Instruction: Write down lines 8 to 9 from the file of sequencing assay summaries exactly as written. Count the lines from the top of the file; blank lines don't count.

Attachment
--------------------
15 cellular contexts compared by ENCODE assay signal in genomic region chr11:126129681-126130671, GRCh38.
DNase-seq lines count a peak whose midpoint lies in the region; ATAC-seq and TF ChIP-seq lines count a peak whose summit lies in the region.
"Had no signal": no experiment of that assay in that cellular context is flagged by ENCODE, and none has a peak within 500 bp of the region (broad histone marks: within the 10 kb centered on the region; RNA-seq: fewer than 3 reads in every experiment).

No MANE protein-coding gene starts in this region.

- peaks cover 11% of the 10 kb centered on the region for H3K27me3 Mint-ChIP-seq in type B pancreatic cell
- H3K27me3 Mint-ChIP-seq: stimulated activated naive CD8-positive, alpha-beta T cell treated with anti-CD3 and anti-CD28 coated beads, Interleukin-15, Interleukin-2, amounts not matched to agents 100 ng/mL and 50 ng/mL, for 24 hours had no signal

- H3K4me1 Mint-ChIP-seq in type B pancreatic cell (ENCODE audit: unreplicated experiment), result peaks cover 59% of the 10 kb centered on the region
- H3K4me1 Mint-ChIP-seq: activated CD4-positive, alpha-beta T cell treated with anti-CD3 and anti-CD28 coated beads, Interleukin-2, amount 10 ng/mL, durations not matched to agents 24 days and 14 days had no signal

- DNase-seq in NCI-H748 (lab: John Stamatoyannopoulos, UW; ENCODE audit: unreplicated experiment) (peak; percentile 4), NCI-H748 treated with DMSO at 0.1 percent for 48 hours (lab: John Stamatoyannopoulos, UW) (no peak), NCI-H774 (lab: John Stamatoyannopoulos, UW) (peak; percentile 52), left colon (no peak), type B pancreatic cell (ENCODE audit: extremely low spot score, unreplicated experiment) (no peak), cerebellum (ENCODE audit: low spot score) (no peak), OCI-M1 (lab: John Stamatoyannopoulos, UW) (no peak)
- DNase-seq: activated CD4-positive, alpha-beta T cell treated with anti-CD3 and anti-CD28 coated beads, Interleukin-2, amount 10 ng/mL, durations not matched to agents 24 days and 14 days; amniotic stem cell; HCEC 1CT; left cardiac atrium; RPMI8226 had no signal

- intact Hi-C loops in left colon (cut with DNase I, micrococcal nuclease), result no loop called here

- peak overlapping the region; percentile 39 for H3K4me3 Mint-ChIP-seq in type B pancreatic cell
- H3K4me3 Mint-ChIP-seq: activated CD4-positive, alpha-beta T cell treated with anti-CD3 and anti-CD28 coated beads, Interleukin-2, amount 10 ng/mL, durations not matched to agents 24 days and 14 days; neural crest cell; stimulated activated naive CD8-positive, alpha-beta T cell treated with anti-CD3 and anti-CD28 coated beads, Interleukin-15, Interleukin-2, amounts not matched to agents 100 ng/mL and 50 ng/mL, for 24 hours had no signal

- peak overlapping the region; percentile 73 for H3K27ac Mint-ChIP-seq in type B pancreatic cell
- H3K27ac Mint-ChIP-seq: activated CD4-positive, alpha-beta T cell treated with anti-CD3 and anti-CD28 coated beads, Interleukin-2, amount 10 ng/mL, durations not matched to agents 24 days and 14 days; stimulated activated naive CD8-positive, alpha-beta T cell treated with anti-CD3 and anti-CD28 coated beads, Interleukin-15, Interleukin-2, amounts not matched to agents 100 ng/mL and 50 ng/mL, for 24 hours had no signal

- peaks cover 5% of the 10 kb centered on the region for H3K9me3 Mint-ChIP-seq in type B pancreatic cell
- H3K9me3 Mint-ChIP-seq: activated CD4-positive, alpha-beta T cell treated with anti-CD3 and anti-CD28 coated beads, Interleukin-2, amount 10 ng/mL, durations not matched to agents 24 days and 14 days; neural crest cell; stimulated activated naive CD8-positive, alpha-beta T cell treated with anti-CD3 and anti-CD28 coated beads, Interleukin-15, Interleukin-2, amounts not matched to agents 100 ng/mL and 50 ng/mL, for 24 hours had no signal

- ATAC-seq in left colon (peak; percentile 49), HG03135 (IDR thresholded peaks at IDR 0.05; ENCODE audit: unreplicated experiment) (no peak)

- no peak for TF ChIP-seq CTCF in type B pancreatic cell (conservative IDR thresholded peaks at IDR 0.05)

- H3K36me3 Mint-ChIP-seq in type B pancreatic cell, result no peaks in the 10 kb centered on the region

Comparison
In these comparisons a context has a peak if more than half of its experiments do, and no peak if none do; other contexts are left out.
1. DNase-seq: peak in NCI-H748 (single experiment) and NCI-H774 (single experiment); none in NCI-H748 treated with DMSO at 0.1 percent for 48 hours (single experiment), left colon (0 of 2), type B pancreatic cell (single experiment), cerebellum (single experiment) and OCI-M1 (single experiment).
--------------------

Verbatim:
- H3K4me1 Mint-ChIP-seq: activated CD4-positive, alpha-beta T cell treated with anti-CD3 and anti-CD28 coated beads, Interleukin-2, amount 10 ng/mL, durations not matched to agents 24 days and 14 days had no signal

- DNase-seq in NCI-H748 (lab: John Stamatoyannopoulos, UW; ENCODE audit: unreplicated experiment) (peak; percentile 4), NCI-H748 treated with DMSO at 0.1 percent for 48 hours (lab: John Stamatoyannopoulos, UW) (no peak), NCI-H774 (lab: John Stamatoyannopoulos, UW) (peak; percentile 52), left colon (no peak), type B pancreatic cell (ENCODE audit: extremely low spot score, unreplicated experiment) (no peak), cerebellum (ENCODE audit: low spot score) (no peak), OCI-M1 (lab: John Stamatoyannopoulos, UW) (no peak)